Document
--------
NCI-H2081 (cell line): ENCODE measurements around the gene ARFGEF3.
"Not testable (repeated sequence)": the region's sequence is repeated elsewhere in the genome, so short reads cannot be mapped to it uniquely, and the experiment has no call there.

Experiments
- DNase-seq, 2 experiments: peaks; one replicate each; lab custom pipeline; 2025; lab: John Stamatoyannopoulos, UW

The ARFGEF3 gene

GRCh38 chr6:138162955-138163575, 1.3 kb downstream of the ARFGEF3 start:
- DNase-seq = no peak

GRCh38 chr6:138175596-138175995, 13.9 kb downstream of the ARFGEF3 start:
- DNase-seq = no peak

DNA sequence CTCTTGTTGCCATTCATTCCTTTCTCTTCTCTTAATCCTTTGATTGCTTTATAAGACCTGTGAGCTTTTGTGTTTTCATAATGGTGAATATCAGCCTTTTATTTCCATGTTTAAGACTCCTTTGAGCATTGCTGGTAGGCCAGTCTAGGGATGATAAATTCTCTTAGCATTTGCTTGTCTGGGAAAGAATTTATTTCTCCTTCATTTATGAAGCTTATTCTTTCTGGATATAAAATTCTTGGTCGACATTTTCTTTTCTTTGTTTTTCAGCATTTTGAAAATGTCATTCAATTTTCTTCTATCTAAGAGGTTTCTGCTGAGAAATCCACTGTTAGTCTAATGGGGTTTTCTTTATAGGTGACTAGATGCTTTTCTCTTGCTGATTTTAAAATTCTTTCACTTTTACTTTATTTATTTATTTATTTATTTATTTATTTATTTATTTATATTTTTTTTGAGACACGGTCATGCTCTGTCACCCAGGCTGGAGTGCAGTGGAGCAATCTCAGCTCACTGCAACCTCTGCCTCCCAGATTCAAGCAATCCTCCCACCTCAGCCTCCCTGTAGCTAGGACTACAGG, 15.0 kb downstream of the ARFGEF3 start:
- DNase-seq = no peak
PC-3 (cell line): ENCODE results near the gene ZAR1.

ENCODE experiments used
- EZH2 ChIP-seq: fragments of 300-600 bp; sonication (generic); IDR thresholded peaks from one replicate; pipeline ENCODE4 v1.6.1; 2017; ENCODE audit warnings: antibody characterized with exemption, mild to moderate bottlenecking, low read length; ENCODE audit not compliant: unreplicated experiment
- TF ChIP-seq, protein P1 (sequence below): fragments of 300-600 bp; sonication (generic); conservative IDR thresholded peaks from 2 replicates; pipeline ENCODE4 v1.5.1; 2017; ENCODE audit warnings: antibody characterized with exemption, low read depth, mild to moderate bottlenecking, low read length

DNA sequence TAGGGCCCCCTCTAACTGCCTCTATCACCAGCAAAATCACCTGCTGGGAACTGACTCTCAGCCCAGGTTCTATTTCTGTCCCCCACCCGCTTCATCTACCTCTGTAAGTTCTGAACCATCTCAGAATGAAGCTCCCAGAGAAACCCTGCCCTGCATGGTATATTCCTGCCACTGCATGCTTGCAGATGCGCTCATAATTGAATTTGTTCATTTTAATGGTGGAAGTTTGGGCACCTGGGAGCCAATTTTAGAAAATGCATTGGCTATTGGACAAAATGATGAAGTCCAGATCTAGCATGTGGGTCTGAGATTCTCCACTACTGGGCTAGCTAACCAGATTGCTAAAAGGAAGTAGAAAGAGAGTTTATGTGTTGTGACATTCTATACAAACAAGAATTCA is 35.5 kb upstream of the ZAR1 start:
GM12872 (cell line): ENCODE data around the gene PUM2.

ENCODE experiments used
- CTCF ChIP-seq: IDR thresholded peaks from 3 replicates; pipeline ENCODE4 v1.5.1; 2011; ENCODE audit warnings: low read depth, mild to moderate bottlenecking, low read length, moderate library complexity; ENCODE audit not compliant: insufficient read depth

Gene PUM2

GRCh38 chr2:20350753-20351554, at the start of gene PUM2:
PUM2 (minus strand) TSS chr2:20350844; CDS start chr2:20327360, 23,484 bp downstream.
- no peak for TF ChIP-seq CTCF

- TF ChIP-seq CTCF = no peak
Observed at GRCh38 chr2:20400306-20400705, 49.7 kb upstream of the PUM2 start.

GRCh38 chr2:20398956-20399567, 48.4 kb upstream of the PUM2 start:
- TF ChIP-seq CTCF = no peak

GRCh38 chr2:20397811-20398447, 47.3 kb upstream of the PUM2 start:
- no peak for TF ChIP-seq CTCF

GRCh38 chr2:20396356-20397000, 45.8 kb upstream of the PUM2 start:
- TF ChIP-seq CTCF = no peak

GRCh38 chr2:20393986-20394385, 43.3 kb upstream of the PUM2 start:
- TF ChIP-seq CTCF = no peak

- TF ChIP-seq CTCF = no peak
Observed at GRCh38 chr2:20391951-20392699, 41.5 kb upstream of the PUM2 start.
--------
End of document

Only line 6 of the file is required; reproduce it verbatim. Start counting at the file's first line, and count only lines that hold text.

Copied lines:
GRCh38 chr6:138162955-138163575, 1.3 kb downstream of the ARFGEF3 start: